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- 13 Sep 2010
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A Reviving Russian Luxury Market


It’s not only because of recovering demand, says Ekaterina Petukhova, CEO of the strategic consulting firm Esper Group. International luxury brands are learning to be more flexible, attentive and sophisticated in their strategies.

Russian luxury is reviving – in the first semester the market added 15% compared to the same period in 2009, and real growth made 11% which is pretty significant. The situation is in line with the general trend – along with financial reports for the first six months world luxury market will add 11% this year which is more than the expected 9-10%.

It is worth noting that the luxury market in Russia was more affected than other segments – in some categories the losses made up to 46-48% and turnovers on average in the industry fell by 37.4%. About 43% of profits came to retailers during extended sales period.

Such a sharp contraction on the market was defined by Russian particularities – in Russia the base started low and there were no consumption patterns in the country. In the 1990s, at the initial capitalisation stage these were mostly people loyal to a specific pool of brands. After the financial crisis new clients with fast money from investment, construction and stock market came onto the stage. Growth rates before the crisis made 15-20% seasonally adjusted and up to 30% in nominal terms which allowed Russia to top as the fastest emerging luxury market in the world.

Today even despite more dynamic growth than forecasted the market is still far from restored to pre-crisis positions of mid-2008, before September 2011. By the end 2010 growth by 12% is expected which will make 27% annually.

Such a pace of development is on the one hand due to demand revival, and on the other hand, by rational trends in consuming. Buyers consider more financial indicators – orders for accessories are on the increase as they are profit-generating. The brands themselves are reducing their set volume of minimal orders – so, a minimum for Balmain is15,000 euros and 100,000 for exclusive representation. In comparison, Viktor&Rolf, far from being luxury, used to have a 50,000 euro minimum order and now have come up with 10,000 euro.

 By the end 2010 growth by 12% is expected which will make 27% annually. 

Communication policies are changing as well – luxury brands are now conquering the Russian web whose status as a luxury brand advertising instrument has long been under doubt. It’s no secret that a lot of agents in the market used tricks placing popular anchor brand ads practically for free to attract other advertisers. However, this time it is different – French fashion houses representation in Moscow Chanel took a decision to place advertisements online more actively and chose two resources for cooperation – Look At Me popular among young prospective customers and Condé Nast Digital online resources –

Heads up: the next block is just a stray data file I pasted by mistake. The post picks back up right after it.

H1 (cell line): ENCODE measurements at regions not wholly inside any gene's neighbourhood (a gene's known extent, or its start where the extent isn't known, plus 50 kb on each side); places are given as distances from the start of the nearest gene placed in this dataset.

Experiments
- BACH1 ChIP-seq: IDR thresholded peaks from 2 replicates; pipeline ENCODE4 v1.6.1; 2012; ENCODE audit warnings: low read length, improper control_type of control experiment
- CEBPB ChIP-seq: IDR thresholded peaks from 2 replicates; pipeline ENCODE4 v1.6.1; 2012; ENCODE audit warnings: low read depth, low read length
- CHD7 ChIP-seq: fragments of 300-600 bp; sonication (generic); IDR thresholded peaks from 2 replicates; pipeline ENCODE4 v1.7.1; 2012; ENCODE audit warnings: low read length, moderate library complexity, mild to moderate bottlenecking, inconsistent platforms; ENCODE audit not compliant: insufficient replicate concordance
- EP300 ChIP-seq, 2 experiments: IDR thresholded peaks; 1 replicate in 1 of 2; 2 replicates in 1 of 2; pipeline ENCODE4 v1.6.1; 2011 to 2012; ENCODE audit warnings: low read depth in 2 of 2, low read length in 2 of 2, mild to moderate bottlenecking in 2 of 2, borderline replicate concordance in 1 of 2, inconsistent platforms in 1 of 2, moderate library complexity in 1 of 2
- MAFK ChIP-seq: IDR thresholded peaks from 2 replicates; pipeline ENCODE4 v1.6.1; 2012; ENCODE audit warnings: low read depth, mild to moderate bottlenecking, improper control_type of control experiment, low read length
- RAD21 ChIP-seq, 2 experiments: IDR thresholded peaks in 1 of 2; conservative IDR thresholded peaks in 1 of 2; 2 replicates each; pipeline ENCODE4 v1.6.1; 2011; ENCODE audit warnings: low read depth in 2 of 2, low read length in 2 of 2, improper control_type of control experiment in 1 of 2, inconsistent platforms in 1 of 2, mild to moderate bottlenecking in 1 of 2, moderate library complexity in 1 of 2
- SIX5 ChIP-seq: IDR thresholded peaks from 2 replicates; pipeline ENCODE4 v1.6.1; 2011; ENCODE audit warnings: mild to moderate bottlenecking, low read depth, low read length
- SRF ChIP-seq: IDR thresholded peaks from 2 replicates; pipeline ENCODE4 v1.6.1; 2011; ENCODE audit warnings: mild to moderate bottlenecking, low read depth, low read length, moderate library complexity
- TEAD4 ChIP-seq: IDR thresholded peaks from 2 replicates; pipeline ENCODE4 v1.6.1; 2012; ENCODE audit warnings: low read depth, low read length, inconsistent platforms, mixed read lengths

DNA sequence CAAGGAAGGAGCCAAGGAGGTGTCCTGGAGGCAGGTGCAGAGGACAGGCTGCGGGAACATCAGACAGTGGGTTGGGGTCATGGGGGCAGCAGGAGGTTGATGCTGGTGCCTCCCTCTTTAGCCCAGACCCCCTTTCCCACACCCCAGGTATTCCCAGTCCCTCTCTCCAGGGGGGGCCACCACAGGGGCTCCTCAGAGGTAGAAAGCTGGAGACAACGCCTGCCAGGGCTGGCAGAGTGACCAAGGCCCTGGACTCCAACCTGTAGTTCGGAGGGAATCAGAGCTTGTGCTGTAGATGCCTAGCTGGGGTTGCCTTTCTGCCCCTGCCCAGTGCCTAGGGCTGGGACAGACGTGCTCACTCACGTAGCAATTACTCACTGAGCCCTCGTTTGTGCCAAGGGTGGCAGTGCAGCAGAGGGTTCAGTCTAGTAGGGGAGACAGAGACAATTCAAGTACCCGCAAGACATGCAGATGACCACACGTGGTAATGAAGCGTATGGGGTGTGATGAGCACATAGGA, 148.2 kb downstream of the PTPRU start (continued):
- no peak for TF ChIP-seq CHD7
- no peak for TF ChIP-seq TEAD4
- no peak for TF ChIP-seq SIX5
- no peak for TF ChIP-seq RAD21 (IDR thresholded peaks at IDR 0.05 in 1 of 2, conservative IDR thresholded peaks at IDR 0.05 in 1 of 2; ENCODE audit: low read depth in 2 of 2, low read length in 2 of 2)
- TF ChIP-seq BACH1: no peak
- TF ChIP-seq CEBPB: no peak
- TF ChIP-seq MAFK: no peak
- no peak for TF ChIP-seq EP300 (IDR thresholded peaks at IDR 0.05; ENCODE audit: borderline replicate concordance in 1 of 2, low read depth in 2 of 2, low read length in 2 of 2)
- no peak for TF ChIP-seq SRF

Luxury brands’ intentions are serious now – the online campaign budget is comparable to that for glossies. The websites show banners with Chanel watch and this season more special projects are expected. Lookatme attended by 900,000 users a month also cooperates with Burberry. For instance, it showed a special men’s collection show online. It is worth noting Burberry in general is a pioneer in online marketing especially for upper market players. This year a quarter of the marketing budget was destined to online projects. Besides, when opening a monobrand in Serbia in April 2010 Burberry did not send invitations to quite a few local celebrities – but they did invite all the local fashion bloggers and each one got a special present from the brand after some time.

Such activity by luxury brands is logical – it has long become clear that young credible consumers do not place traditional media especially TV at the top of their trust. However, the internet’s popularity is geometrically rising. It’s another point that brands do not fully realize how to treat this new generation watching bloggers’ opinions rather than glossies’ editorials. At the dawn of the crisis in Russia, the internet was no more than an alternative to conventional media to launch a cheap efficient campaign, but now it’s an effective free-standing instrument taking more and more from TV and print media’s budgets.

On the whole, the luxury clothing market in Russia takes about 6-7% of the whole apparel market, meaning its value is up to 2.5 billion euros. Luxury has become even more competitive on the one hand as customers are more demanding and sophisticated on the other, and aspire for eternal values and essentials from collections along with a wish for affordable luxury on the other. Moreover, luxury has become more consolidated as a lot of market participants who called themselves luxury bearing no clear DNA to the brand went bust in the crisis or turned out to be a difficult sell in Russia – a lot of American designers and some Belgians,in particular. In the end Russia stayed with fewer luxury brands but held strong positions, loyal audiences, clear positioning and brand individuality.

Ekaterina Petukhova, CEO, Esper Group


Ekaterina Petukhova is CEO of Esper Group, a Moscow-based firm that provides market intelligence and consulting services to clients in the fashion industry. Its territorial area of expertise is the Russian, CIS and Central/Eastern European markets.